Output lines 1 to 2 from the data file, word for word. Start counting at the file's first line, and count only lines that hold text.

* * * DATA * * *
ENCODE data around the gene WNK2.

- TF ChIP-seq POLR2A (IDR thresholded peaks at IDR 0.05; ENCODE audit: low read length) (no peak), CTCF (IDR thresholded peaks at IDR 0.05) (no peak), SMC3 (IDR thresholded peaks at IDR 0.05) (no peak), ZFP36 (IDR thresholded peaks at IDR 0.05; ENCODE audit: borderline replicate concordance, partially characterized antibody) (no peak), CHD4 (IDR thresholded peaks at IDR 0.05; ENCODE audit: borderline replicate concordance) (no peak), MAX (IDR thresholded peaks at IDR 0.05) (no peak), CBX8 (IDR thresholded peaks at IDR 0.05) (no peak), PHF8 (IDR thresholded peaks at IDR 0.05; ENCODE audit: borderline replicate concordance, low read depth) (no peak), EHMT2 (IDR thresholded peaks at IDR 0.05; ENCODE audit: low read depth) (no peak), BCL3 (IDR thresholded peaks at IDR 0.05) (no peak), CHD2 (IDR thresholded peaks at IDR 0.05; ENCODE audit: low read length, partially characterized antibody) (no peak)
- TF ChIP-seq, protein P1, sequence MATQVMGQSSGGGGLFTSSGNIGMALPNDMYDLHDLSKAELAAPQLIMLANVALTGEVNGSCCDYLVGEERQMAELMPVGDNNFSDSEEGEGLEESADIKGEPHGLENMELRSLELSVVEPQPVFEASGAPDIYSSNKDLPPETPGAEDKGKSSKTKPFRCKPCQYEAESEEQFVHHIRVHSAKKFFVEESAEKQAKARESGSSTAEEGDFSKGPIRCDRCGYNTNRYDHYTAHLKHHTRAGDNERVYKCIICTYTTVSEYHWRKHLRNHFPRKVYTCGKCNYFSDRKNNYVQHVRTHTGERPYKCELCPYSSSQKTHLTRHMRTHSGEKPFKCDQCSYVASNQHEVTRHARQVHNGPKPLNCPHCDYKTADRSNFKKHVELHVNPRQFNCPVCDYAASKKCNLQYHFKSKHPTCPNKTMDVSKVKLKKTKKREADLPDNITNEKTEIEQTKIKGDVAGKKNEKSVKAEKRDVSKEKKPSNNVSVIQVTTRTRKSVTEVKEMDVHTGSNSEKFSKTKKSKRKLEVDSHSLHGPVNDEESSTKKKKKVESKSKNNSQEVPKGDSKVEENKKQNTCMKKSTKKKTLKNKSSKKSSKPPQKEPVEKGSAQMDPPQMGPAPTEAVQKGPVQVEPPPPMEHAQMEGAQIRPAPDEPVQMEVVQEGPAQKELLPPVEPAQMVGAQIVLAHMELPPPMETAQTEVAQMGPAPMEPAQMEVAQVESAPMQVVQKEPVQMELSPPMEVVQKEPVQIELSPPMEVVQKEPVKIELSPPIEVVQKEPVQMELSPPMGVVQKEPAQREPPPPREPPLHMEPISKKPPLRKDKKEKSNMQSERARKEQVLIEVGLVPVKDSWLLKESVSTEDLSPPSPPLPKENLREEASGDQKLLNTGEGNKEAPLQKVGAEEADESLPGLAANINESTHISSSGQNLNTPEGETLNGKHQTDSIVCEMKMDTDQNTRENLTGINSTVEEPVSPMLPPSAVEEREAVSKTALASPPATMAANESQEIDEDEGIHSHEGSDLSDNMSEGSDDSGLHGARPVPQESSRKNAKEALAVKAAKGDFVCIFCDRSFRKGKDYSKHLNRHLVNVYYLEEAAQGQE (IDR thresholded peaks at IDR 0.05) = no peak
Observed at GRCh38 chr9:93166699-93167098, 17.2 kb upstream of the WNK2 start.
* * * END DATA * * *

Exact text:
ENCODE data around the gene WNK2.

- TF ChIP-seq POLR2A (IDR thresholded peaks at IDR 0.05; ENCODE audit: low read length) (no peak), CTCF (IDR thresholded peaks at IDR 0.05) (no peak), SMC3 (IDR thresholded peaks at IDR 0.05) (no peak), ZFP36 (IDR thresholded peaks at IDR 0.05; ENCODE audit: borderline replicate concordance, partially characterized antibody) (no peak), CHD4 (IDR thresholded peaks at IDR 0.05; ENCODE audit: borderline replicate concordance) (no peak), MAX (IDR thresholded peaks at IDR 0.05) (no peak), CBX8 (IDR thresholded peaks at IDR 0.05) (no peak), PHF8 (IDR thresholded peaks at IDR 0.05; ENCODE audit: borderline replicate concordance, low read depth) (no peak), EHMT2 (IDR thresholded peaks at IDR 0.05; ENCODE audit: low read depth) (no peak), BCL3 (IDR thresholded peaks at IDR 0.05) (no peak), CHD2 (IDR thresholded peaks at IDR 0.05; ENCODE audit: low read length, partially characterized antibody) (no peak)